Several movies, including the 2013 biopic 42, have shown part of the story of the life of baseball great and civil rights advocate Jackie Robinson. Now a new documentary directed by Ken Burns, Sarah Burns and David McMahon and titled simply Jackie Robinson offers a deeper take on the man who broke the baseball color barrier. Set to air April 11 and 12 on PBS, this two-part, four-hour film focuses on Robinson’s lifelong fight for equality, both on and off the field.
“Most film treatments of Jackie Robinson’s life have focused on the beginning of Robinson’s baseball career and his historic breaking of the color line in Major League Baseball,” explains David McMahon of Florentine Films. “But while Robinson’s first season was hugely important to the history of baseball and civil rights in America, it’s incomplete.”
This documentary considers Robinson’s entire life, from his birth in 1919 to tenant farmers in rural Georgia to his premature death at age 53 from complications from diabetes.
Jackie Robinson and others marching for civil rights in San Francisco in 1963. Photo courtesy of Library of Congress.
“We look at his early life in Pasadena, Calif., from his athletic achievements to his run-ins with police authority and his efforts to challenge segregation there as a teenager,” adds McMahon. “And the story goes beyond baseball, to Robinson’s newspaper columns, work on political campaigns and fundraising efforts for civil rights causes. Robinson confronted racism in every aspect of his life and constantly spoke out to challenge it. It’s so critical to see the broader picture of Robinson, to understand him in three dimensions, because it allows us to connect the dots across history and make him even more relevant today.”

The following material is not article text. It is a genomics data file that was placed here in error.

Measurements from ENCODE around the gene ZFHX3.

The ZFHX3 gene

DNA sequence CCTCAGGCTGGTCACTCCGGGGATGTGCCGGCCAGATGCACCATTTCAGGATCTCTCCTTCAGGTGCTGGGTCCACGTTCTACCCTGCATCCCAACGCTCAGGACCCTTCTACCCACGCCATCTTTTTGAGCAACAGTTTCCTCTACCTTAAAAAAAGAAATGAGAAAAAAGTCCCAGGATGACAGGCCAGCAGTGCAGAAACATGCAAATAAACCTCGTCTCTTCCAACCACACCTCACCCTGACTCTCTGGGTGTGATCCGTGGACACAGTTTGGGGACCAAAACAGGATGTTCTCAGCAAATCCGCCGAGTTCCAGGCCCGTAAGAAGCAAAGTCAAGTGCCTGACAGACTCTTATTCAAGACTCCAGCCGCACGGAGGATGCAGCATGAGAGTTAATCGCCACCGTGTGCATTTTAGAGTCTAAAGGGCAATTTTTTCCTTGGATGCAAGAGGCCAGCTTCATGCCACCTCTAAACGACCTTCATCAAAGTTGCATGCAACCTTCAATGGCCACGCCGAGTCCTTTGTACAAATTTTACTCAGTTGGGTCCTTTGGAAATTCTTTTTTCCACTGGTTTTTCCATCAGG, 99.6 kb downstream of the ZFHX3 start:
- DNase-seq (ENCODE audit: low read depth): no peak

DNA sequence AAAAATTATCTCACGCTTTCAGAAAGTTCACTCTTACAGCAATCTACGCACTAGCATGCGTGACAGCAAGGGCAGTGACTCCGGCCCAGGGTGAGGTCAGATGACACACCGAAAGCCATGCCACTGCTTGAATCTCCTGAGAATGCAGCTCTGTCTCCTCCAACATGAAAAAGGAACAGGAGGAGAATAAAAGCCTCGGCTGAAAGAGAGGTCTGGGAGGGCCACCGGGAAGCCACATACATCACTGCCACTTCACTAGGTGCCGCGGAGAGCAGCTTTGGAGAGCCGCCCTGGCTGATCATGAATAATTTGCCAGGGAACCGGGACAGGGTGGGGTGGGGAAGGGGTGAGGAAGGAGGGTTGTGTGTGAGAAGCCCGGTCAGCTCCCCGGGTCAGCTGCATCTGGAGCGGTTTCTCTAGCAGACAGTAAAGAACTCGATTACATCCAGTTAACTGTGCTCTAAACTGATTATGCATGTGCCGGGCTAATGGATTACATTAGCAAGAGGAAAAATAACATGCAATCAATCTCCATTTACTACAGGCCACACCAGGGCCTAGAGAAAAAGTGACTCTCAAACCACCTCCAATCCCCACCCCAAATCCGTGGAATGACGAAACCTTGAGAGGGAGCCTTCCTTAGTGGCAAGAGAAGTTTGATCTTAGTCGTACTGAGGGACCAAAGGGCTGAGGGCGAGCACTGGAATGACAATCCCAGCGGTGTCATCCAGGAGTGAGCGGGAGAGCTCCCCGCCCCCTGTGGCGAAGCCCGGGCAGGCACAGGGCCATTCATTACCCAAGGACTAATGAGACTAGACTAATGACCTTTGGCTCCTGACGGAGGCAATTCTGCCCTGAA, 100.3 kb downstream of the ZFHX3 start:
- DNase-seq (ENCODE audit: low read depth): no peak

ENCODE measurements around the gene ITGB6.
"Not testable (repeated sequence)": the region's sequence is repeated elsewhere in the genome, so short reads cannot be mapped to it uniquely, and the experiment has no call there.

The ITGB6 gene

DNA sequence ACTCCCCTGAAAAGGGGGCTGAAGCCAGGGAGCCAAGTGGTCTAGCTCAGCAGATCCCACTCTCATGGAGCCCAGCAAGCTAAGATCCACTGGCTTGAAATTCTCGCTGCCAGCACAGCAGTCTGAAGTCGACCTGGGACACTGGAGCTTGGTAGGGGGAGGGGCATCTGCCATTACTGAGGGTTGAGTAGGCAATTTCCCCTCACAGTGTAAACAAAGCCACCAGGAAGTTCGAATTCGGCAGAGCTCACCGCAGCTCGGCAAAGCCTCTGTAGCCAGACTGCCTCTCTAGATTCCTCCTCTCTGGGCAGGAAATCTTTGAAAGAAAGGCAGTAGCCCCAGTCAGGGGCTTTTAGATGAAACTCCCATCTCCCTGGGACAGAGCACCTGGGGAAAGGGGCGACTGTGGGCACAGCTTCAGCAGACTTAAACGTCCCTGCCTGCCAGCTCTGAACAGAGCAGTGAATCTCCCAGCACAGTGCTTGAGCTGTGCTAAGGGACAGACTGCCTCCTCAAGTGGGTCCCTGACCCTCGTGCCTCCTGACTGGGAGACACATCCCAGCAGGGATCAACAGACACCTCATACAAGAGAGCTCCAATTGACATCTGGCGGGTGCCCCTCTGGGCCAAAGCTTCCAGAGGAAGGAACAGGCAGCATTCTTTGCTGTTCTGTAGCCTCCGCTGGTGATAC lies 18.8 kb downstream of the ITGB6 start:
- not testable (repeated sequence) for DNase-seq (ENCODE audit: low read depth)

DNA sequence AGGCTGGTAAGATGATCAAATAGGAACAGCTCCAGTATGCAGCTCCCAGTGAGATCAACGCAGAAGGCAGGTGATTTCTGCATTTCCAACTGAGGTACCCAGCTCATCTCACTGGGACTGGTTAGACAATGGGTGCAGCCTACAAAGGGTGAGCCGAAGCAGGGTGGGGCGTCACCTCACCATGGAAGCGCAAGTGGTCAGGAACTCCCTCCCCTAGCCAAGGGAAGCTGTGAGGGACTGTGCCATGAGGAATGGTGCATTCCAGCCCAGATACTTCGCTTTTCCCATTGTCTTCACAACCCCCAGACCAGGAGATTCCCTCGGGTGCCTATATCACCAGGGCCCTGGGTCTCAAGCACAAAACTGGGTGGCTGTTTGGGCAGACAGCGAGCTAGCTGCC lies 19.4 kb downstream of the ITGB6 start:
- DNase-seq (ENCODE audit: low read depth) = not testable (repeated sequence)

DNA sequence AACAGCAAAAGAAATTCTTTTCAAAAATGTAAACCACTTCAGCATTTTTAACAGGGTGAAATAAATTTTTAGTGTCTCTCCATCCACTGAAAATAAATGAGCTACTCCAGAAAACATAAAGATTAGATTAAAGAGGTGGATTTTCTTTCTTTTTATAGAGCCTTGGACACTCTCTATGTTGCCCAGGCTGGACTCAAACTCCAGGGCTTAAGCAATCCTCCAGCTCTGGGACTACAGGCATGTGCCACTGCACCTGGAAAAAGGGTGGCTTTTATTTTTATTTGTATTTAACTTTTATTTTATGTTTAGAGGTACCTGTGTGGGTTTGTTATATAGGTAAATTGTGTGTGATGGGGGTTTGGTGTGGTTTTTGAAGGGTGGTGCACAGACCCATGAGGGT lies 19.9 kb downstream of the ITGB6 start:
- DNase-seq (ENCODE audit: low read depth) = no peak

Of the technical considerations of this biography, McMahon explains, “We went to great lengths to make sure that the images in the show all play beautifully on our viewers’ TV sets. For the archival footage, Stephanie Jenkins, our associate producer, tracked down the original film—with enormous help from the archivists at dozens of archives—and had a magnificent HD scan made of many of the clips in the show.”
The team’s photo restoration specialist, Tim McAleer, spent hundreds of hours repairing and cleaning the more than 600 images that appear in the final cut—some of which were torn, had suffered mold damage or had begun to decay.
“Our colleagues at Technicolor digitally removed the most egregious scratches on the film, applied gorgeous color corrections and smoothed out the digital moves on our still photographs, among many other small touches that make the visuals really soar,” adds McMahon.
The resulting efforts will help ensure that player 42 will continue to leave his mark for another generation of baseball fans.